We have SQL Server 2000 Standard Edition, and we're researching migration to SQL Server 2014. I already know that I need to use 2008 as an intermediate step. My question is, do we need to purchase a licensed 2008, or will 2008 Express work. The 2008 edition will only be installed briefly (as long as it takes to restore to it, and then backup from it), so I'm hoping Express is good enough.

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    Do you have any databases > 10GB? If so, you can't use Express. Why not use a 180 day trial of 2008 R2? Jan 8, 2015 at 20:52
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    John that's fantastic advice. Install the trial, backup, uninstall. No clue why I didn't think of that.
    – Aaron
    Jan 8, 2015 at 20:53
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    Or if you use features not supported in Express - not much in standard (especially back then) but as a note to future readers who may try similar things with different version / edition jumps. I've recommended this same tactic in the past but I would be very careful to proceed very quietly and be sure to fully read the EULA for eval edition. I'm not sure knowingly migrating a production database (with no intentions of "evaluating" anything) falls under the licensing agreement. Jan 8, 2015 at 21:13
  • @AaronBertrand "quietly" is a good way to describe it, for sure. Jan 8, 2015 at 21:15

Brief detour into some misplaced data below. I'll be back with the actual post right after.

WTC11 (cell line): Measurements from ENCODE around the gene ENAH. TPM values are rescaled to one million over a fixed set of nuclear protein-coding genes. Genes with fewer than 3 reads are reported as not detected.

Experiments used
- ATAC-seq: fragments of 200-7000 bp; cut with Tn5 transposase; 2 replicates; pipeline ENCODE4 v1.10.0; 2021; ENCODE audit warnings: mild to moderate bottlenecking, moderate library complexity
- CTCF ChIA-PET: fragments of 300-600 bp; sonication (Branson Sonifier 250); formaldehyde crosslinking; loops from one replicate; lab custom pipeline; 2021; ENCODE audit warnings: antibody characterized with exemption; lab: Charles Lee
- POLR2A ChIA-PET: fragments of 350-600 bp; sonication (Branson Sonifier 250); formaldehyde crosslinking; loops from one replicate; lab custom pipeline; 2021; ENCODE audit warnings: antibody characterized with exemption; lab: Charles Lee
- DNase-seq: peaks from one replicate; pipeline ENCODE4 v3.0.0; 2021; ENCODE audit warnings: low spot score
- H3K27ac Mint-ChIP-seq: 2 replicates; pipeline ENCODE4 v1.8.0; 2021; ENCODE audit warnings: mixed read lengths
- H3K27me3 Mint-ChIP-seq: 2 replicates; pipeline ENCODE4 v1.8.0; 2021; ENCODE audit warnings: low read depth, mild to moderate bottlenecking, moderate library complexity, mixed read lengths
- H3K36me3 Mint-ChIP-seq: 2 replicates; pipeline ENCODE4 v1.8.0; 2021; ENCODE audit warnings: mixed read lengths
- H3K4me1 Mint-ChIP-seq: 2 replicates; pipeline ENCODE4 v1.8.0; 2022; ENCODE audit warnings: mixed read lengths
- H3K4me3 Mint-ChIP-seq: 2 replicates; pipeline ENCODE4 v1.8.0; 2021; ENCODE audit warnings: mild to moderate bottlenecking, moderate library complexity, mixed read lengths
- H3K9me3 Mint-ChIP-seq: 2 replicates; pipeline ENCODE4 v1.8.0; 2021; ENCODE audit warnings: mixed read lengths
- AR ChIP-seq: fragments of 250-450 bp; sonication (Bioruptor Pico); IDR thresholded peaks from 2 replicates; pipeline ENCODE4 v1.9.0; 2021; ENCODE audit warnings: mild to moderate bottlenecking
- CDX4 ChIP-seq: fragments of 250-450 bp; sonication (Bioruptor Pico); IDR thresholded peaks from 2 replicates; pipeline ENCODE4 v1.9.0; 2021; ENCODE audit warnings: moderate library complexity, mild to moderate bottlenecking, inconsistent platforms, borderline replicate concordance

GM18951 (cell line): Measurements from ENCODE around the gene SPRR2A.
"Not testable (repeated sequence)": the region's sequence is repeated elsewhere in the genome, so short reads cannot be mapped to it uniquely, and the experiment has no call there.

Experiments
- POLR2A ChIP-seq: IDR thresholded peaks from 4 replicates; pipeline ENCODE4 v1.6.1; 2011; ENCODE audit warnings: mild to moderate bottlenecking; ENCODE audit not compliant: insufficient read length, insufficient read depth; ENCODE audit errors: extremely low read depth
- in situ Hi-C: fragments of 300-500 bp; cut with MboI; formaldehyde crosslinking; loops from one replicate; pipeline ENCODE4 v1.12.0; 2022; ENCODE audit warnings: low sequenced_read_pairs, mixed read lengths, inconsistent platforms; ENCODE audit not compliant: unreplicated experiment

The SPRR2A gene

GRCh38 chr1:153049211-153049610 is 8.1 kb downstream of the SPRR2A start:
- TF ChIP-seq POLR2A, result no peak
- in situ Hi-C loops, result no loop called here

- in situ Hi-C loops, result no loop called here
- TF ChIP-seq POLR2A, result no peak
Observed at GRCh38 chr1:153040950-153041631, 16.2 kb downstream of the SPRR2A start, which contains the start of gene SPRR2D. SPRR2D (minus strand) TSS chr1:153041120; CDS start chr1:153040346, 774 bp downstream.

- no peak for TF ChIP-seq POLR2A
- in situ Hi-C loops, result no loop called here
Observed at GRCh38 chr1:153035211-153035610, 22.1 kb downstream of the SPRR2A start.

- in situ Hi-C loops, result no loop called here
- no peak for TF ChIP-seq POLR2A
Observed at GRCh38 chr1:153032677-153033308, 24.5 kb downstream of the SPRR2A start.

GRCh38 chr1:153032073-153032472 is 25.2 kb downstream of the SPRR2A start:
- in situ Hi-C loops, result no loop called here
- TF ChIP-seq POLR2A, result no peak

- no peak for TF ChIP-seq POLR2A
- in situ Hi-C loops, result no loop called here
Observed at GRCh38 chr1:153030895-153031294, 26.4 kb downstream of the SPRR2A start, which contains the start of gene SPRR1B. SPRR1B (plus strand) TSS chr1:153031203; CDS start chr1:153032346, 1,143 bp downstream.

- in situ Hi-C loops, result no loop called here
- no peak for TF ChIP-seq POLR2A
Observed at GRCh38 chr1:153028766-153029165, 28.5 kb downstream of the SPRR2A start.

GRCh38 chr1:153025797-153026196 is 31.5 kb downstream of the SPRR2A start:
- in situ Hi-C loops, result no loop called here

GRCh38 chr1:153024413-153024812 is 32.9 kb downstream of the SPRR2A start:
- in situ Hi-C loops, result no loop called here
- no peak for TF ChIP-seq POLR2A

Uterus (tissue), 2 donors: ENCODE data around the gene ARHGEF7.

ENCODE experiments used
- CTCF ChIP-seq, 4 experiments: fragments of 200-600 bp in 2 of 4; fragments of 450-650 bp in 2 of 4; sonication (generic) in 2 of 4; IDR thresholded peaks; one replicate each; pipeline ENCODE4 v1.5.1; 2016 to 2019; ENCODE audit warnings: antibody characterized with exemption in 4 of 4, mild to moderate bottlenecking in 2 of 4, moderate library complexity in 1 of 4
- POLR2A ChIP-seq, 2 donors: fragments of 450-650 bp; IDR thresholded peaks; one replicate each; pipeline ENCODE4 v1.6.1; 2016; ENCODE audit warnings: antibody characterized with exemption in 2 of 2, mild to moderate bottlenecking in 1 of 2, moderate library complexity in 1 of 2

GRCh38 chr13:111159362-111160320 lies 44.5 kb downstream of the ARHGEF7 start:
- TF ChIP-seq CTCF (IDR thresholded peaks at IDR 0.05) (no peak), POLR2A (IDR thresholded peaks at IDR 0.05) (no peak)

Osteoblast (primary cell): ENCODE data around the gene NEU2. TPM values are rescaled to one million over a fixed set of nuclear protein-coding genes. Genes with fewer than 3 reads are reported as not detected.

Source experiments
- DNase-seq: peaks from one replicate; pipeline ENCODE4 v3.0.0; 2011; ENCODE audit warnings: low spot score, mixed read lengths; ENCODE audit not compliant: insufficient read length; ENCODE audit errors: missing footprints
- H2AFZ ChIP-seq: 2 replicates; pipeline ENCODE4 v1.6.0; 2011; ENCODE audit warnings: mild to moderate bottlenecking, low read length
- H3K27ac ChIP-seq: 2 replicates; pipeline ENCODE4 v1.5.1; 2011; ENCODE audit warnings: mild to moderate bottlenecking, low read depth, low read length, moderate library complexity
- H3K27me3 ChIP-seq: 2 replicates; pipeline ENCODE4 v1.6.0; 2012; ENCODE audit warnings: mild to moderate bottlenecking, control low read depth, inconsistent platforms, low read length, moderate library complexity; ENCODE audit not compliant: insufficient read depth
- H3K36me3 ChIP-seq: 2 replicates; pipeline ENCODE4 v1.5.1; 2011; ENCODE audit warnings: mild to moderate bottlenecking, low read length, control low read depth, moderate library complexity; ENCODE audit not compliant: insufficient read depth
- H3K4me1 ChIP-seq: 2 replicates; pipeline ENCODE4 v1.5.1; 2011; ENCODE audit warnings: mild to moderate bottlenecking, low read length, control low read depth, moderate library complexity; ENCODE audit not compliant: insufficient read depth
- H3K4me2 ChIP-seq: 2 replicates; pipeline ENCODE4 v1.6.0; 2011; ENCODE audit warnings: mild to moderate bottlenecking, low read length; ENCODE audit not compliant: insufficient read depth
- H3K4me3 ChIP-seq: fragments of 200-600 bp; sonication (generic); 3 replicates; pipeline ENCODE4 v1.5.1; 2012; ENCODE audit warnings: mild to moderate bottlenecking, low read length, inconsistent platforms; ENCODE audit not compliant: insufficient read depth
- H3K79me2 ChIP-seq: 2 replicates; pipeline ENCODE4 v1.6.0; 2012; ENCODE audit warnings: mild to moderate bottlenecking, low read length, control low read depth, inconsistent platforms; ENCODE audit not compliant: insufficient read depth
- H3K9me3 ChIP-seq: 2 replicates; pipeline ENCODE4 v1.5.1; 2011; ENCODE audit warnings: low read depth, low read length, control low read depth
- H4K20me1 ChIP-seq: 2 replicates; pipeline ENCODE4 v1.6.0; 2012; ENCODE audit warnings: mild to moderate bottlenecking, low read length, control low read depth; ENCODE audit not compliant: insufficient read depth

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    I echo the advice to direct licensing questions to the vendor. I expect you will be advised that your SQL2014 license includes downgrade rights, which permit you to install 2008 as an interim step in your upgrade process. Y would not be permitted to have both a 2014 and 2008 instance in active use at the same time. Jan 10, 2015 at 13:39

1 Answer 1


You could use Express, but it does not have all features that the full versions do and cannot handle databases larger than 10GB each. Please note the 10 GB restriction applies to the total size of data files only (so, for example, log files do not count toward the limit).

If that does not fit your needs, you could use a trial version of SQL Server 2008 R2 (ISO Image, or VHD) which is good for 180 days. As Aaron has researched, the EULA for the trial does cover this activity. The EULA states,

  • You may install and use any number of copies of the software on your devices. You may use the software only to demonstrate and internally evaluate it.

  • You may not use the software in a live operating environment unless Microsoft permits you to do so under another agreement.

Which does apparently include the use of an evaluation copy as a stepping stone.

Either way, you should use SQL Server 2008 R2 and not SQL Server 2008.

  • Buying a copy of Developer Edition - $50 or so if you can still locate 2008 R2 from a reputable source - may be a bit more legal (again I am not a lawyer or a licensing rep, so read the EULA). Jan 8, 2015 at 21:35
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    I posed the EULA question on MSDN, and received a reply that the 2014 License includes downgrade rights, which allow using 2008 for migration. They also stated that the trial is ok to use, as it is acceptable to consider "...this as part of testing and evaluating your SQL Server 2014 upgrade."
    – Aaron
    Jan 9, 2015 at 17:24

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